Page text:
A performance piece, how close would it be to a real séance? How would it work? The promotion doesn’t give a lot away, and rightly so, as it would spoil the experience.
Held inside a shipping container, despite previous experience of actual seances, I felt apprehensive. Not nervous, more the feeling you get before going on a fairground ghost train, knowing that something is deliberately going to jump out at you.
We are greeted outside the shipping container by our host, who talks us through briefly what to do. We are warned there is not much space and that it will be dark. Much like the tardis, the container does feel bigger inside than it looks on the outside, that said, it’s snug. We sit in pull down theatre seats, with a long table in front of us, and are instructed to put on headphones. Then we are plunged into total and utter darkness.
When I say total darkness, it absolutely is. The type of darkness where you can’t see your hand in front of your face.After hoping my eyes will adjust to the darkness, I close them as it makes no difference anyway.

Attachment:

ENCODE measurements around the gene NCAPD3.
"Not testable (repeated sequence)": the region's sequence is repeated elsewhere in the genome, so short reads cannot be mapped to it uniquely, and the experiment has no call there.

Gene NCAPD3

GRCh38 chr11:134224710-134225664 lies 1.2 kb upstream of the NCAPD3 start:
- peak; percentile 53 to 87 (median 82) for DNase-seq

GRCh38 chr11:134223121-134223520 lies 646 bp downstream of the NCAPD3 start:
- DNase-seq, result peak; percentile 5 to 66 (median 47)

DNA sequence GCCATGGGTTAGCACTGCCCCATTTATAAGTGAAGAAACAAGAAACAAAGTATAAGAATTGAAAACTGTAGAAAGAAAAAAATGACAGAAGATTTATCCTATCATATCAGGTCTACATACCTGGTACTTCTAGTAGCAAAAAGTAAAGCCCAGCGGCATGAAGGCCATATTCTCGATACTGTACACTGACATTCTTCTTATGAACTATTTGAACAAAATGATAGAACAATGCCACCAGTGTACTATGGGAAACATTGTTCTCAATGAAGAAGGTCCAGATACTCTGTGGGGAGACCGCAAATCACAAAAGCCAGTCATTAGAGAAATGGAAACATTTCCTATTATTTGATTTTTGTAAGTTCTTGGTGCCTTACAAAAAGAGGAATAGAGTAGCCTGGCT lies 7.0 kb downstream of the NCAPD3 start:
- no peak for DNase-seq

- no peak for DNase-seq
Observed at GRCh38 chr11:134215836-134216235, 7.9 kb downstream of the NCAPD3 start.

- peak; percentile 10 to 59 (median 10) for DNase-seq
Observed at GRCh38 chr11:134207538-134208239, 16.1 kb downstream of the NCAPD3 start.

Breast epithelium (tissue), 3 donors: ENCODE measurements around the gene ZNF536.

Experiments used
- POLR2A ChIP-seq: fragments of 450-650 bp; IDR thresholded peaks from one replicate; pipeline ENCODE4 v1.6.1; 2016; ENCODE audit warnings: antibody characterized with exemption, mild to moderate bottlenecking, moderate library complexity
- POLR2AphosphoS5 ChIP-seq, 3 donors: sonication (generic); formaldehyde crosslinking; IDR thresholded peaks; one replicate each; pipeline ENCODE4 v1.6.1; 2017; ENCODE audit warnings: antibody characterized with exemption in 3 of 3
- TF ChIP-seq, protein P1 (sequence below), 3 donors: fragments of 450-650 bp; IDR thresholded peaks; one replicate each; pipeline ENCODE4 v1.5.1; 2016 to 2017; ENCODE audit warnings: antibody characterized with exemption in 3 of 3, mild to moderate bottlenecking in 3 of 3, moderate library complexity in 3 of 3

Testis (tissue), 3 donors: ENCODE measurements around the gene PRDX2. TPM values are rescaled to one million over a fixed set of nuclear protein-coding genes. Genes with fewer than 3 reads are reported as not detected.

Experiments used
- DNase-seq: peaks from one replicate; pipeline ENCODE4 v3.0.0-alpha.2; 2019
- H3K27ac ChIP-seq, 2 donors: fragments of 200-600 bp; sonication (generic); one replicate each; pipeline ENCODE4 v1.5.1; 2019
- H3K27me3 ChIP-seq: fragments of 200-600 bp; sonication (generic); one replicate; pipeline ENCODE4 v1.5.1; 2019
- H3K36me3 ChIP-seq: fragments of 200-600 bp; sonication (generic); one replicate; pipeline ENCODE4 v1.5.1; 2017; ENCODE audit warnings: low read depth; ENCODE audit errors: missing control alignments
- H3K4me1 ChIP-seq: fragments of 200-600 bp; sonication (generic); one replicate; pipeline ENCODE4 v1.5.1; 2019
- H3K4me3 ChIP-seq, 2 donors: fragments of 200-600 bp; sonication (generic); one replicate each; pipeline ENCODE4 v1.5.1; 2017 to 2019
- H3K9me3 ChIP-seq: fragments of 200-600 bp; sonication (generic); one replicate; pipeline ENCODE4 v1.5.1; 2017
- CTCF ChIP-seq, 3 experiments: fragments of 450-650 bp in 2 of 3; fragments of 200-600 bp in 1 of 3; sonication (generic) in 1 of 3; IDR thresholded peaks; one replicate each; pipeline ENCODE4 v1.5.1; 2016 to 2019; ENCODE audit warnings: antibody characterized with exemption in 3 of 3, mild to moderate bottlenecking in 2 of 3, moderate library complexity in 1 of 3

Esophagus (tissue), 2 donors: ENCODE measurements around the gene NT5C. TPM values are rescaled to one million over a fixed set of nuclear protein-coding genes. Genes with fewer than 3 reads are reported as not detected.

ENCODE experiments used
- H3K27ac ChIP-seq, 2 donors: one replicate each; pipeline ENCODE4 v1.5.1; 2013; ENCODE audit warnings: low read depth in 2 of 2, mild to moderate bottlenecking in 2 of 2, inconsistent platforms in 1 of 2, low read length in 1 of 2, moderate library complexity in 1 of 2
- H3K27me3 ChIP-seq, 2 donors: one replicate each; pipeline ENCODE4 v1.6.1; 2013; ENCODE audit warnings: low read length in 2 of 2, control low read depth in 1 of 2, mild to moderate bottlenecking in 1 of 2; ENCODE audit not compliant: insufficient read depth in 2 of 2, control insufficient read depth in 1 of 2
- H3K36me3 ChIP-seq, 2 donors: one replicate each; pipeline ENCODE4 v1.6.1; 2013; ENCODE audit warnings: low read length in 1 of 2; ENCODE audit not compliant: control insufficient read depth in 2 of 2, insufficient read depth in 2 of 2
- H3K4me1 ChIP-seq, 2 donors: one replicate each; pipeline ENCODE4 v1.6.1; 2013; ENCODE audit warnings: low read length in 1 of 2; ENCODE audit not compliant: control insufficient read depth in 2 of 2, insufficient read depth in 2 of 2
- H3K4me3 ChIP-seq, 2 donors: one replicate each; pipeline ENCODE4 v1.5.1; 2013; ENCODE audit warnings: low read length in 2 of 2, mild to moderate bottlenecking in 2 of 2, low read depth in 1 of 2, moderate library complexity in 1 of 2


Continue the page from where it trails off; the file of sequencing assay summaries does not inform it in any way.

Whilst trying to review, I don’t want to give too much away. They toy with your senses, and you question what is around you and where. What they have achieved is clever. Very clever. When denied of your sight and relying on sound only, your imagination can run riot.
I’ve not had a sense deprivation like it since I went to Dans Le Noir in France. If you’ve been, you’ll know what I mean.
The ‘performance’ lasts just 20 minutes, but honestly, it’s enough. Like that feeling of the ghost train – you know it’s not real – but you want to get off all the same. It’s not something you would necessarily go to twice, as obviously you know what’s going to happen and how it works. But if you’re in the area and fancy an adrenaline rush, then I’d highly recommend it.
Dare you go?
Seance is running until 2nd April. Book here
By Tanya Louise